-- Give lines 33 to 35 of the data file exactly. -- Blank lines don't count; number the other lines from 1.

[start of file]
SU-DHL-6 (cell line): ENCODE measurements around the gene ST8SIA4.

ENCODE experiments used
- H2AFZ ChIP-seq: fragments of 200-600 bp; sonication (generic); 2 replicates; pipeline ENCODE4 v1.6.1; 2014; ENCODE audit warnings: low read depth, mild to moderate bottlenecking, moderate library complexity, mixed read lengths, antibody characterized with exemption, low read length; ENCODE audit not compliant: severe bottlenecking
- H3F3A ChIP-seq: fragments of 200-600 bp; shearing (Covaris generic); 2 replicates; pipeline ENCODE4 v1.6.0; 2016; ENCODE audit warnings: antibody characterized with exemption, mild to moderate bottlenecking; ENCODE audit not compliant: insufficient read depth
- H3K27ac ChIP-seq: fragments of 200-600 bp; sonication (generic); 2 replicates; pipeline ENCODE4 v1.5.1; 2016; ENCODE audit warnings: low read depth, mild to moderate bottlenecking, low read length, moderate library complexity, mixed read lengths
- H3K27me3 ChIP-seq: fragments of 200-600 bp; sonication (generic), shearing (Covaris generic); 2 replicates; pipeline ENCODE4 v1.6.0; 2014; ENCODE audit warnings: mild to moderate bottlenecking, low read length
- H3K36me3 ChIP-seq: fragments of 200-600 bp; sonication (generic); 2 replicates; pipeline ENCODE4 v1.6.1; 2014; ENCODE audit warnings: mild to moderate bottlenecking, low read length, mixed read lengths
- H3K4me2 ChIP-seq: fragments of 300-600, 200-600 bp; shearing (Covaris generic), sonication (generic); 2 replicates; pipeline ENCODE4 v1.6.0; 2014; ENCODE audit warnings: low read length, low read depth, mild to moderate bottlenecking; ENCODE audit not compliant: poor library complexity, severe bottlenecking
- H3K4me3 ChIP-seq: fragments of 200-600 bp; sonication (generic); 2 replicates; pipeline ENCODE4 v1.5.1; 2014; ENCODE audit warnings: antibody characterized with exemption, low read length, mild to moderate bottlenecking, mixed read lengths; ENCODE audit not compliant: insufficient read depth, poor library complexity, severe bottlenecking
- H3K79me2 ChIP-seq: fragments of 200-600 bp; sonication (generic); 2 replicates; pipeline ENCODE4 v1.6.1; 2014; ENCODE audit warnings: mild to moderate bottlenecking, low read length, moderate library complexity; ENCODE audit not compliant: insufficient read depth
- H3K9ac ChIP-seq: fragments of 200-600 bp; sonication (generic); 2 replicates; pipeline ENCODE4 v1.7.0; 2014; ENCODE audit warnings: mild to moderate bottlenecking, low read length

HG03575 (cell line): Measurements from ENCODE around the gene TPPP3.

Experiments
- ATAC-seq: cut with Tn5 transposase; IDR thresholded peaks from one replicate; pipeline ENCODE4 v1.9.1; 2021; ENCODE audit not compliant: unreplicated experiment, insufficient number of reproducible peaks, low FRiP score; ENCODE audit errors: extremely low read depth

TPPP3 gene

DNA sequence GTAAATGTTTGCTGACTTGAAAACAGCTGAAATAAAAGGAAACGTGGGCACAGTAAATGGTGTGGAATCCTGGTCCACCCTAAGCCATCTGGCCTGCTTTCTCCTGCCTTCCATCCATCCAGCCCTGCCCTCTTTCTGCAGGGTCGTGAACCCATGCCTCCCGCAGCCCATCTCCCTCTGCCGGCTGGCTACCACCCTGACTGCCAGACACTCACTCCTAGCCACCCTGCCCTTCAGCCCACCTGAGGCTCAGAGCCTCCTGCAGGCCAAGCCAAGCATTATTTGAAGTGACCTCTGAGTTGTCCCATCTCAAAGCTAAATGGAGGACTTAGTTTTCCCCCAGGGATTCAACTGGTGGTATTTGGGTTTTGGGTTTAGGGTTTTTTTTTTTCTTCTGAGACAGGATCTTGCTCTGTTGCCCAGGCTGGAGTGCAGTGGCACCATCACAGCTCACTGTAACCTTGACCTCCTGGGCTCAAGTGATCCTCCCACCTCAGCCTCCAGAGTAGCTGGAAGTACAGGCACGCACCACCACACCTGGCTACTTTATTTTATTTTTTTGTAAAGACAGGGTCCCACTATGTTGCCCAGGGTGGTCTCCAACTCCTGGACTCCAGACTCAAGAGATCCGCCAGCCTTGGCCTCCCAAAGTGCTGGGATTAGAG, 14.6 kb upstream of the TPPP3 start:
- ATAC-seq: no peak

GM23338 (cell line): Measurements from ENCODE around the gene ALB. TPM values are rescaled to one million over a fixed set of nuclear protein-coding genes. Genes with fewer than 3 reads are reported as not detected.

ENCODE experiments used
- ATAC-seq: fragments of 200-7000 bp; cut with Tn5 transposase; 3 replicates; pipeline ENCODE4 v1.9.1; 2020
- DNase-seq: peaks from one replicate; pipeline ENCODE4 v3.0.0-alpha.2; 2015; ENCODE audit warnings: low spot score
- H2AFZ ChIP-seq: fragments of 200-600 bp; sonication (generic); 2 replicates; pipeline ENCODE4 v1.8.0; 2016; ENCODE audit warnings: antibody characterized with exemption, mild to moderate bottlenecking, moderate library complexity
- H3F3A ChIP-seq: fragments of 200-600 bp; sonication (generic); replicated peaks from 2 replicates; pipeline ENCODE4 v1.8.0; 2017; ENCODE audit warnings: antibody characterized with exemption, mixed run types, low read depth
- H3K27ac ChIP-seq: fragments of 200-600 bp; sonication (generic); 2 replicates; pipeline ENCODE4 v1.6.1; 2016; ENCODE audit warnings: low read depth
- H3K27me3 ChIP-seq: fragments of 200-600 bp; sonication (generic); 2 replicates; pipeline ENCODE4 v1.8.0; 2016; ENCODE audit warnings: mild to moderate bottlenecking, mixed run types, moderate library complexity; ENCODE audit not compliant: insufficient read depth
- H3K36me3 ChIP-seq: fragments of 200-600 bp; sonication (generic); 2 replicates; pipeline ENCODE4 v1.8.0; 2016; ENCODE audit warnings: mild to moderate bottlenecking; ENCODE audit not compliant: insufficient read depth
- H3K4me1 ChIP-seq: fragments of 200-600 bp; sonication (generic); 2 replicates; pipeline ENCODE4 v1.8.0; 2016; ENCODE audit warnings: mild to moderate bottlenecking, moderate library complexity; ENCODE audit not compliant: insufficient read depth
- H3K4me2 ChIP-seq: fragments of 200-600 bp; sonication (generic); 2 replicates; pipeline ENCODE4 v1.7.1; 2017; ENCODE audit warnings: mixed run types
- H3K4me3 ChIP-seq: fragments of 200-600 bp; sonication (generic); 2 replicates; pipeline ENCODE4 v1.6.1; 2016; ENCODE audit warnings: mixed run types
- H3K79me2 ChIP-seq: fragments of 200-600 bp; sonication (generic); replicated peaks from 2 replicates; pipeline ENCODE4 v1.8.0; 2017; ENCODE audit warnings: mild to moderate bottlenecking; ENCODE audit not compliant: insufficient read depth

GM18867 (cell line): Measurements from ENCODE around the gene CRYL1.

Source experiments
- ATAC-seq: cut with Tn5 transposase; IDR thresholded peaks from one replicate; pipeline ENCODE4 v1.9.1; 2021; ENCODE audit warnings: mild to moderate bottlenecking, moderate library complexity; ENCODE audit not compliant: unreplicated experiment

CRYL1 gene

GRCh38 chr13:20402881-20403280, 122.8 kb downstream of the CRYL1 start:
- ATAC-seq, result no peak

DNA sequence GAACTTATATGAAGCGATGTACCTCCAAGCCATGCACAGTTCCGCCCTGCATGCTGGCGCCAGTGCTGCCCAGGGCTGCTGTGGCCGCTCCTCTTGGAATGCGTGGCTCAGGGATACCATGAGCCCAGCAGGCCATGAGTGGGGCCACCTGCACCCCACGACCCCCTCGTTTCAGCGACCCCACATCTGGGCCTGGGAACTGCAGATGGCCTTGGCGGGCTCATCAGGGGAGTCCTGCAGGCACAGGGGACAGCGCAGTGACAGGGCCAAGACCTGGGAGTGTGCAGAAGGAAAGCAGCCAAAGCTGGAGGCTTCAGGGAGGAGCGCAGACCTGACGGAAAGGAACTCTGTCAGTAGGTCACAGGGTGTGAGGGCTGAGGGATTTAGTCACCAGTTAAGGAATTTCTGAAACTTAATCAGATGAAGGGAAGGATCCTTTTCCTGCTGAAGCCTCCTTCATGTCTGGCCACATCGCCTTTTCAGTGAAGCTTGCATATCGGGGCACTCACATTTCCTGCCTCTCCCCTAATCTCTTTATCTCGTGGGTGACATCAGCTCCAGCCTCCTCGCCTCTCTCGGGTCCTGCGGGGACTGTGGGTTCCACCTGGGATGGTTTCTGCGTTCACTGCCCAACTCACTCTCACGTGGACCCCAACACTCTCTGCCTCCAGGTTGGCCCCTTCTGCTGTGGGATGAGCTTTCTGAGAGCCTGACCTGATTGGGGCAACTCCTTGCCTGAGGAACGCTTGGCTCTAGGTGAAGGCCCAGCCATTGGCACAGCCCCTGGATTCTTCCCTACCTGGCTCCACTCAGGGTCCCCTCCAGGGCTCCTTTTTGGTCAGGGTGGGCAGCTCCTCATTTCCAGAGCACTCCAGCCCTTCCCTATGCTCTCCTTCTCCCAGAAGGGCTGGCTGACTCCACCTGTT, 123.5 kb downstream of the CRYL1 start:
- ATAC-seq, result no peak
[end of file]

- ATAC-seq: cut with Tn5 transposase; IDR thresholded peaks from one replicate; pipeline ENCODE4 v1.9.1; 2021; ENCODE audit warnings: mild to moderate bottlenecking, moderate library complexity; ENCODE audit not compliant: unreplicated experiment

CRYL1 gene

GRCh38 chr13:20402881-20403280, 122.8 kb downstream of the CRYL1 start: